Passing On Female

Subject: Passing On Female
Date: Tue 22 Jun 1999 - 17:52:21 BST

I argue the term "female" as a biological definition.

Rachel Pollack reminds me, though, that to many transsexuals the word
"female" is not a scientific term, rather it is talismanic, a kind of
invocation of their hopes and dreams.

To have breasts and a vulva, to be loved like a female, to be seen as a
female in the world, which means that none of the feminine urges to make the
choices of a woman need be suppressed or punished.

The dream of female is the dream of being normative. Just like most girls
believe that if they were just more female their life would be easier, that
if their body was more normative their life would be better, transgender
people assigned male at birth or soon thereafter also dream of that.

What does taking away the word "female" to define someone born male remove?

It doesn't, in my mind, take away their option to be femaled, to have their
body made as females as possible.

It doesn't take away their option to live as a woman, making the choices of a
woman, the choices normally assigned to females.

It doesn't take away their own eros around having a female body.

It doesn't take away the cultural assumption of femaleness which comes with

All it takes away is their ability to claim that they are female, replacing
that with the claim they are femaled.

What is it called to convince people we were born female, and therefore
raised as a girl? It's called passing. We pass as being born female, which
makes all our feminine and/or womanly choices appear normative.

I understand the power of the word female. Dreaming of being female, seeing
yourself as female, having your sexuality tied to being seen as female, all
of these are powerful beliefs that we have few ways to address. Yet, I still
believe that the word female is most useful when it has a clear definition,
tied to sex.

"I was always female, just with a little birth defect that I had fixed," when
that birth defect was a fully functional male reproductive system, is
something many transsexuals pin their lives on. Being female -- or passing
as being female -- seems more important than accepting historical and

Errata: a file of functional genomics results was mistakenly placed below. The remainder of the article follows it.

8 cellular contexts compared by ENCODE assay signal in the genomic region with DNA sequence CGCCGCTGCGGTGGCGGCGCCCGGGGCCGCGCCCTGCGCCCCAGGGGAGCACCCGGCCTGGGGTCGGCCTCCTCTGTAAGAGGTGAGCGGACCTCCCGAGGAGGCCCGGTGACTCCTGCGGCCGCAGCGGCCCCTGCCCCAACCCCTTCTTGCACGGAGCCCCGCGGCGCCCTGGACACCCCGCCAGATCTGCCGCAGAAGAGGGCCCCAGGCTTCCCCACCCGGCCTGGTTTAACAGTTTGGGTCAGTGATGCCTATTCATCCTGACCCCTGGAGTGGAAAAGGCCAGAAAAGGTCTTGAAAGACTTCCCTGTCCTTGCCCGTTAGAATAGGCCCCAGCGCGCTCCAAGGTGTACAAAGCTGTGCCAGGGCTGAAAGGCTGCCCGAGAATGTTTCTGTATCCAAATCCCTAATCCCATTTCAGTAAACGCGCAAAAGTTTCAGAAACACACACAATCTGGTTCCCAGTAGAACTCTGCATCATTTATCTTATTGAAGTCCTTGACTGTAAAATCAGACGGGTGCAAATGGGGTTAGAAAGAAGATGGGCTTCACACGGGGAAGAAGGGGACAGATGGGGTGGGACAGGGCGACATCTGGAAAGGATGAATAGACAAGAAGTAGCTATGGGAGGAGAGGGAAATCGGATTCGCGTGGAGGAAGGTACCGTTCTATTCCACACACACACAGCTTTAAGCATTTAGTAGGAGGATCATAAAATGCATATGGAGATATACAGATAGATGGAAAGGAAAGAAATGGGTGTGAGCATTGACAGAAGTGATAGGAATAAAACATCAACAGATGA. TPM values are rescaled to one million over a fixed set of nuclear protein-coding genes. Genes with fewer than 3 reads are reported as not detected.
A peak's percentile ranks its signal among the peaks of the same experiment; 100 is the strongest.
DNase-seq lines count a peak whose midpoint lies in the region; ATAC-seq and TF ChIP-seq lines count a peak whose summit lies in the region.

biological definitions of what female is. They were never transgender people
born male, they were transgendered people who were mistakenly categorized as
male simply based on anatomy and chromosomal tests, on the way their body and
reproductive organs developed.

To say that some male bodied people want to make feminine choices, the
choices of women, and that these people choose to female their body as much
as possible to match their own internal view of themselves, makes sense to
me. To say that some people who are male bodied are really female bodied,
but the only way to determine this is by some psychological testing seems odd.

I worry about lines, about the lines drawn between "real transsexuals" who
are female and must be femaled or die, and "queers" who only make the choice
to alter their social choices and body.

To deny someone born male being female, while acknowledging them being
femaled, does not take away choices or beliefs or feelings from them.

It does take away the conceit of passing, which while effective for an
individual, is bad for transpeople in general, because it doesn't increase
visibility and acceptance.

I understand the power of the word female as a talisman to transpeople, a
grail to which our dreams compel us. I understand why many of us choose to
be femaled to pursue that grail.

I just believe it is people identified at birth or shortly thereafter as male
who are those people, and to deny the fact of that male birth keeps us all



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